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  1. #1
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    Default Tell me about quilts

    Hello all, I'm getting back into backpacking after several years off when kids were littler. Went recently to Grayson Highlands with my 15yo, and we took our old Kelty down bags as I figured they'd be lighter and squish better into our packs. They were OK, but I sweated all night, but was too cold out of them, and even with the down, it was a job to shove them into the bottom sections of our packs. Last time I really hiked, quilts weren't a thing, nor were hammocks really for backpacking. I don't have a hammock and not sure I'd like that, but is a quilt still a better option for tent use? Usually only do 3 season trips, so doesn't have to be rated too low - don't think I'd go out below freezing very often. Tell me how they work, what kinds you like, if they're loads lighter than sleeping bags? Do they keep you warm enough? can you wrap them up like a bag if you need/want? I know nothing. What are your favorite brands?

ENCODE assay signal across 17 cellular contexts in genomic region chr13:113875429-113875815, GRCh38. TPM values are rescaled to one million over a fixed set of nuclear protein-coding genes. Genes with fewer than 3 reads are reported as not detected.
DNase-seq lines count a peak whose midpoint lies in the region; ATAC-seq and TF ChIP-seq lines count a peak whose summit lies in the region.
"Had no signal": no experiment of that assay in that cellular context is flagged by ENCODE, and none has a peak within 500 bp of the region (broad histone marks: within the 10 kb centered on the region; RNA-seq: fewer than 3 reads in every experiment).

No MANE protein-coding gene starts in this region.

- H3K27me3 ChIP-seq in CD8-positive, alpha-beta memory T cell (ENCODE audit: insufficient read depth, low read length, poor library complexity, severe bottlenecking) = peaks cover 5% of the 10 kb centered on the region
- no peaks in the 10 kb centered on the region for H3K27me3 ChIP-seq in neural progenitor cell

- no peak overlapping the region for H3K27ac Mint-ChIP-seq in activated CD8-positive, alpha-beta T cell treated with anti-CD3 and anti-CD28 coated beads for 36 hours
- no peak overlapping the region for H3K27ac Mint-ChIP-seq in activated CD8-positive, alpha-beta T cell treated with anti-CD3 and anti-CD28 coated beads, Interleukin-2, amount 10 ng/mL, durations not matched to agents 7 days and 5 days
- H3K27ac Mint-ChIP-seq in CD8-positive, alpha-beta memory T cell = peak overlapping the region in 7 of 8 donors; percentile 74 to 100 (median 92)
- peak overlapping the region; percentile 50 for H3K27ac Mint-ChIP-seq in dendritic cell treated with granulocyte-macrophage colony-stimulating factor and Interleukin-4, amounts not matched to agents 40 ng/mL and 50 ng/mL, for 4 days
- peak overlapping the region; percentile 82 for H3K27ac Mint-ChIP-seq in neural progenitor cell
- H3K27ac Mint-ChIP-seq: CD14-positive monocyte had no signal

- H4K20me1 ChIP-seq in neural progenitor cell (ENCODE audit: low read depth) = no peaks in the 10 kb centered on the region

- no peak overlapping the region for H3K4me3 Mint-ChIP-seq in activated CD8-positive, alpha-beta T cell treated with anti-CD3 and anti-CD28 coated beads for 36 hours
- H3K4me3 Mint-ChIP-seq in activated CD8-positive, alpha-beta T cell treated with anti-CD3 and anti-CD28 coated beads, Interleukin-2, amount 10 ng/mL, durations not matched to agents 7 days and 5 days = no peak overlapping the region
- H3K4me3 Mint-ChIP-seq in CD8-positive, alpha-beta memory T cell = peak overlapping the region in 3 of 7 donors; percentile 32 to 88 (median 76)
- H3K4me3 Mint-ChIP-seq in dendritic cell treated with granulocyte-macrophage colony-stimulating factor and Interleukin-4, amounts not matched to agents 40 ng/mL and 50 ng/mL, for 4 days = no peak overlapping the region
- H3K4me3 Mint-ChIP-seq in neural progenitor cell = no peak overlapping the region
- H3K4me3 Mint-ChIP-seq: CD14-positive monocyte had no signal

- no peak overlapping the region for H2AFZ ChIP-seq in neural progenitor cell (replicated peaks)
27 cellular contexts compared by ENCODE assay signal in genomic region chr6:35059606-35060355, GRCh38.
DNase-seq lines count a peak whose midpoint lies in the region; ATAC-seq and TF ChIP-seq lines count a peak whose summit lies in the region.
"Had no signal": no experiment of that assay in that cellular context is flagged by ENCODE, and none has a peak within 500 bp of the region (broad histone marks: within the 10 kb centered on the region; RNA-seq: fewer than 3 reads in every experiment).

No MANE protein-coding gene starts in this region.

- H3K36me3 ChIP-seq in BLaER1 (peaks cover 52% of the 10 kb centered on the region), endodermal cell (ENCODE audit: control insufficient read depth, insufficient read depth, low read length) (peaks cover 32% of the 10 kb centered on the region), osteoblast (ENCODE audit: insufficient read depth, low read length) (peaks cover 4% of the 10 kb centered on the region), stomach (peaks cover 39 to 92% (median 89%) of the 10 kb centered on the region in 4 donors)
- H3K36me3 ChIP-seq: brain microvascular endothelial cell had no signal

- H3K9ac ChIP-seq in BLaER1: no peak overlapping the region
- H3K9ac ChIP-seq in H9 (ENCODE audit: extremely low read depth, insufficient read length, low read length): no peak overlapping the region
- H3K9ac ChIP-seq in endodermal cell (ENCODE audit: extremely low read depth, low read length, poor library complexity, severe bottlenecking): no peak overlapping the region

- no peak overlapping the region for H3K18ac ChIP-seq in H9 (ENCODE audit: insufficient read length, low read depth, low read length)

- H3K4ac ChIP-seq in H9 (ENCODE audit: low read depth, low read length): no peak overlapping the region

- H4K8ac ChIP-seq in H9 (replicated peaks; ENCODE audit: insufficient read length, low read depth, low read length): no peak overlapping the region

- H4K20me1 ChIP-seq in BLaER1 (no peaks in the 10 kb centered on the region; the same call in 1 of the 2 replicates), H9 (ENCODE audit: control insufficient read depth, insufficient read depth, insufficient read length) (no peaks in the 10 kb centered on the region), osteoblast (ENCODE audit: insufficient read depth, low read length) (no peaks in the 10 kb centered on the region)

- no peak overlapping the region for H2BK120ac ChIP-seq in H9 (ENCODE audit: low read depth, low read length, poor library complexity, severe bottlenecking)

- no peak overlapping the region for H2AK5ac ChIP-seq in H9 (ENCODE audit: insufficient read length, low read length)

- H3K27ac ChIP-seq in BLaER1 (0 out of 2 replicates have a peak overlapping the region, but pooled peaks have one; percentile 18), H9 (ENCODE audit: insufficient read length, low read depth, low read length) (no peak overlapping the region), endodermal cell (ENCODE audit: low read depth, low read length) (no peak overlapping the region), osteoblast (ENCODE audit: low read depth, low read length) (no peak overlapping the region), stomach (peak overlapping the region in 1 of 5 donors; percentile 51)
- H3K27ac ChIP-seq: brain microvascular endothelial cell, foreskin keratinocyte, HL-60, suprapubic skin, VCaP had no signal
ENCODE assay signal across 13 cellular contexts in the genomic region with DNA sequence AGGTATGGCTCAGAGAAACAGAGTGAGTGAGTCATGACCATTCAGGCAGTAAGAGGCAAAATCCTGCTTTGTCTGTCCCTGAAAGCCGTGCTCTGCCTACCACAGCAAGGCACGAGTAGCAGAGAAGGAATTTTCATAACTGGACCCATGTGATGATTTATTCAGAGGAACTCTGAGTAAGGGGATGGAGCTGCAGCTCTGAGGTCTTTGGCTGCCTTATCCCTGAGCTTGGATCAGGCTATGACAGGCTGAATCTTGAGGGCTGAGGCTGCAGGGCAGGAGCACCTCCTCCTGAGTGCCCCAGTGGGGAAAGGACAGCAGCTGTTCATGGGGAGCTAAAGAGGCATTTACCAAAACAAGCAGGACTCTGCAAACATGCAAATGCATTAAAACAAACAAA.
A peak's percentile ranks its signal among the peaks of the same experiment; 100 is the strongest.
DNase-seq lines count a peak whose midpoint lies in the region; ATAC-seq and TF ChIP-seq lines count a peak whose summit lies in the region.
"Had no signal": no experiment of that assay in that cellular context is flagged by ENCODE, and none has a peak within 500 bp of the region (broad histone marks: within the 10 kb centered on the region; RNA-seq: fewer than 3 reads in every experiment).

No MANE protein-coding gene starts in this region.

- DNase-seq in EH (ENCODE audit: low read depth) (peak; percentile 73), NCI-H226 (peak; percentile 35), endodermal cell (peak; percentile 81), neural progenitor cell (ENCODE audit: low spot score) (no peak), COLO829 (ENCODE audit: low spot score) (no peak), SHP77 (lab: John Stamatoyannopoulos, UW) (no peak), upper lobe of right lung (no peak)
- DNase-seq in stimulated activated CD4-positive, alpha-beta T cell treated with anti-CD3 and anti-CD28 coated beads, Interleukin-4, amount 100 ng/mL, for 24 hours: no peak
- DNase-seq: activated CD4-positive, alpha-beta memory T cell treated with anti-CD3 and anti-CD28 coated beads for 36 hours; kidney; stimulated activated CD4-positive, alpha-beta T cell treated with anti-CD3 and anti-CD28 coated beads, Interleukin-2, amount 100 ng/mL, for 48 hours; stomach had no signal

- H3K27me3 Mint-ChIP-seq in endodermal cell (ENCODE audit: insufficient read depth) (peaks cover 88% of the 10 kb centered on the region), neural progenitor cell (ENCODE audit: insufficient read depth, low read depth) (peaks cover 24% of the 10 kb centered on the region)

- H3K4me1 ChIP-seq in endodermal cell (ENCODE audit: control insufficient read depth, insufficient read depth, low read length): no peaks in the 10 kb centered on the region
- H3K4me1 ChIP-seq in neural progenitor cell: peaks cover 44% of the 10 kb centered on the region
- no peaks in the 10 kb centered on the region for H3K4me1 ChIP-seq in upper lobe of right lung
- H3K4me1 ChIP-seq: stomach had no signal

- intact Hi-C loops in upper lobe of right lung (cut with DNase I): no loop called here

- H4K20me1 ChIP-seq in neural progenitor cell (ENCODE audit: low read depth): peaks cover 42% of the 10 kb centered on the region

2. #2
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    I switched last year from a sleeping bag to a quilt and I have really been pleased. I have an EE Revelation and I find it very easy to adjust for warmer or cooler weather. Plus, I have plenty of room to move my legs however I would like.

    Sent from my SM-G965U using Tapatalk

  3. #3

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    They work just as well as bags and are easier to vent and to get in and out of. Some designs use a draft collar and/or elastic cord on the sides to keep drafts out such as the Warbonnet Diamondback (my top choice) as an optional upgrade. Your shell fabric and down type choices should be in the ball park of:
    -duck or goose down 700fp to 850fp
    -inner shell 15D or 10D
    -outershell 20D or 15D ripstop
    -synthetic insulation instead if you donít expect to be able to keep it dry or canít afford down
    -permanent sewn footbox for below freezing and possibly a zippered convertible style footbox for warmer weather